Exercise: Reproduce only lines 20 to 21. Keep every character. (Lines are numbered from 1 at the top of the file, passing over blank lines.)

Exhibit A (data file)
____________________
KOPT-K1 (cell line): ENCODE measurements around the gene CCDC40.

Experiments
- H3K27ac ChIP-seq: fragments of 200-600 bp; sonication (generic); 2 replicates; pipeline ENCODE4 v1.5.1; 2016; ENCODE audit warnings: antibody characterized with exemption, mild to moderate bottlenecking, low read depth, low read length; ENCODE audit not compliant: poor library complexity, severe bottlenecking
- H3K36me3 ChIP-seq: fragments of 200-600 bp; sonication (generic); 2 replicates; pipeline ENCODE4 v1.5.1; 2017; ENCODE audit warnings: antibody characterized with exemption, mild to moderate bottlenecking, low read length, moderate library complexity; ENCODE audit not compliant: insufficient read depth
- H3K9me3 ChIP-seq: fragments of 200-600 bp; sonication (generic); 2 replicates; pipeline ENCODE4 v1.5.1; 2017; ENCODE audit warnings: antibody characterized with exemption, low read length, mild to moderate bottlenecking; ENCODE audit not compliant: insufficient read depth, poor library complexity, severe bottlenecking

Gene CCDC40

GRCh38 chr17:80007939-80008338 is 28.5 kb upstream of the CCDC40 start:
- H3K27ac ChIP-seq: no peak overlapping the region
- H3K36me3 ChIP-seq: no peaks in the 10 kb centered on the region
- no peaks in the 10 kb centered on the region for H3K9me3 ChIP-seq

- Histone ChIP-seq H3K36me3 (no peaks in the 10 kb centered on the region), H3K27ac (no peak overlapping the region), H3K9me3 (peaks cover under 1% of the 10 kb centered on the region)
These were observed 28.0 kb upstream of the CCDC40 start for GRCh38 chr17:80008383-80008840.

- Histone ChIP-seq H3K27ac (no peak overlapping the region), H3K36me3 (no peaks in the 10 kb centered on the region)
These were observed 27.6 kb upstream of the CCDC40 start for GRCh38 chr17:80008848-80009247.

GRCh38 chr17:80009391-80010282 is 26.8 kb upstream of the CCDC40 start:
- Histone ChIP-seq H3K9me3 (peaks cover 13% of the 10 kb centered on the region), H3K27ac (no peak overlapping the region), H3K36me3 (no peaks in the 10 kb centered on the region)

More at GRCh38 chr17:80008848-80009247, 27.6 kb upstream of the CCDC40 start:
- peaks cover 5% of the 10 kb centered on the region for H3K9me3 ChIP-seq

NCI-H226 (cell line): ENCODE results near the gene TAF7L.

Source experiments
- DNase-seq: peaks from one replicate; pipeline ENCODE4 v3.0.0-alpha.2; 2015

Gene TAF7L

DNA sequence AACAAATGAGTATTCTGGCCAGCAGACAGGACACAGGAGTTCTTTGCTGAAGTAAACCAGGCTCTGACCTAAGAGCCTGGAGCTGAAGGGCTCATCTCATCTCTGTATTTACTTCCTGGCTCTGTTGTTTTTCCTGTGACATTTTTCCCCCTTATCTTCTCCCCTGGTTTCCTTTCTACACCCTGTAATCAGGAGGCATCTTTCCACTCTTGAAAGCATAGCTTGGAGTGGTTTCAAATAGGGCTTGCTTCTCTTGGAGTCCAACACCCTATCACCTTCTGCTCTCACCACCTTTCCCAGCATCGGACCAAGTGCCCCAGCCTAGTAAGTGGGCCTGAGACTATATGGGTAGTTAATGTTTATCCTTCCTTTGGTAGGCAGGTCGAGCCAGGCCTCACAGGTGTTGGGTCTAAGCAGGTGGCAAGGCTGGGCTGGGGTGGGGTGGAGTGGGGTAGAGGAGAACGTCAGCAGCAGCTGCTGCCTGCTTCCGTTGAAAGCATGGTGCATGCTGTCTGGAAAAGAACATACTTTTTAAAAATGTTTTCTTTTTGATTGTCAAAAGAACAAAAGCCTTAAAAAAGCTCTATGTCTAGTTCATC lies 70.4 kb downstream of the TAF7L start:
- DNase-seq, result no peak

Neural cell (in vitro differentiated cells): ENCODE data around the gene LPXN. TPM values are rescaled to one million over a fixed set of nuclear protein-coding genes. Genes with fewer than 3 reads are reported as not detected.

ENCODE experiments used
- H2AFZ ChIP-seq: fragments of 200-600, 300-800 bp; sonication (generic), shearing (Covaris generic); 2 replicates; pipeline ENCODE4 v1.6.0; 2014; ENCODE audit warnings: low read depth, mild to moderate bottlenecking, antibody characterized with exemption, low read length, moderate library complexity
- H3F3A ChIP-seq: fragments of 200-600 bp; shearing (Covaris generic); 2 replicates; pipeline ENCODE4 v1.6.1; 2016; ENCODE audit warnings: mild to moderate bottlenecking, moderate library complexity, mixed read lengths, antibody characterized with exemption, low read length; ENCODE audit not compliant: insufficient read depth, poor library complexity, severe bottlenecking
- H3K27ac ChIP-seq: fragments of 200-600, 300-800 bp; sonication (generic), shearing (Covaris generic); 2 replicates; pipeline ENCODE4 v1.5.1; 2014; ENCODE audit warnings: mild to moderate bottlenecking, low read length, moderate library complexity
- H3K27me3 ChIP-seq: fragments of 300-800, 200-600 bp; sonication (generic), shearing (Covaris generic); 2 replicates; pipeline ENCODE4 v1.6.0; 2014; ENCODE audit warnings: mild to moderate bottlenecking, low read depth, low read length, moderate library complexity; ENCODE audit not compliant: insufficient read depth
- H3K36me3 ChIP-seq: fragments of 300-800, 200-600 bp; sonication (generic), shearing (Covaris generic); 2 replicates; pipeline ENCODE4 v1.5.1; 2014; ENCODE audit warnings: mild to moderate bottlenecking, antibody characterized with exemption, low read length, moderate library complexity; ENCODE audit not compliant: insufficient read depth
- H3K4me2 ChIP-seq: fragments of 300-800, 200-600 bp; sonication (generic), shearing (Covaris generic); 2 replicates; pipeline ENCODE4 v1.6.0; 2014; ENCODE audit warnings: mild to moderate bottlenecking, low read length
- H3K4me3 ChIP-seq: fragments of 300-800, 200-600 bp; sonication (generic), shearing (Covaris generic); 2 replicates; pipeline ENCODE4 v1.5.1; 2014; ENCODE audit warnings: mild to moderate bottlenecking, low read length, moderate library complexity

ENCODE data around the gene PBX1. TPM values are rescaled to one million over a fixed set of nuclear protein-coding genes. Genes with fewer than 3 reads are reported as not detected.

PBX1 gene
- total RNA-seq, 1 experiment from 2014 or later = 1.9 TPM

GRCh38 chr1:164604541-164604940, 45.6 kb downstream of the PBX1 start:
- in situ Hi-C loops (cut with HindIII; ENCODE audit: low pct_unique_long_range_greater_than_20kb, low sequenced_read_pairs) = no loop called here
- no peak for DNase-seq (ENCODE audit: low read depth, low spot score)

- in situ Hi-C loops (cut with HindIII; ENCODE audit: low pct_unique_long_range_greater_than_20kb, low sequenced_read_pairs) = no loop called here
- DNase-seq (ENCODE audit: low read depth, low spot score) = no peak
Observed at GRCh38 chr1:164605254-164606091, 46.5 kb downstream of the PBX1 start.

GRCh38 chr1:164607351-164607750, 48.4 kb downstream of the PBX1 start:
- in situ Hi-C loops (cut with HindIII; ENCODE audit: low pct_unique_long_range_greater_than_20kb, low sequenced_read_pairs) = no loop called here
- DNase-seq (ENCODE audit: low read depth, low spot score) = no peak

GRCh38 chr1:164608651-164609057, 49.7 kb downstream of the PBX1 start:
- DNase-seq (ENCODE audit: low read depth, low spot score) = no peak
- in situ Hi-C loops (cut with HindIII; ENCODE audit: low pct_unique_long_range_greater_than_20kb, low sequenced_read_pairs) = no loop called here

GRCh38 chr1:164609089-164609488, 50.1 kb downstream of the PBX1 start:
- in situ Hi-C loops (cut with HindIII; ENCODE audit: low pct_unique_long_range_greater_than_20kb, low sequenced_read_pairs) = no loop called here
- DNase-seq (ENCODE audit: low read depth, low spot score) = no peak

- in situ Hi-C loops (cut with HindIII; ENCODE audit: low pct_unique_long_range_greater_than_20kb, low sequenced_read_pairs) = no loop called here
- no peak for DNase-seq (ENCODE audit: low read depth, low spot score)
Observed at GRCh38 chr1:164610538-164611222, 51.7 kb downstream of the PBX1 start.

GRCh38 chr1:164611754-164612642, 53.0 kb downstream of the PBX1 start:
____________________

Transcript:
Source experiments
- DNase-seq: peaks from one replicate; pipeline ENCODE4 v3.0.0-alpha.2; 2015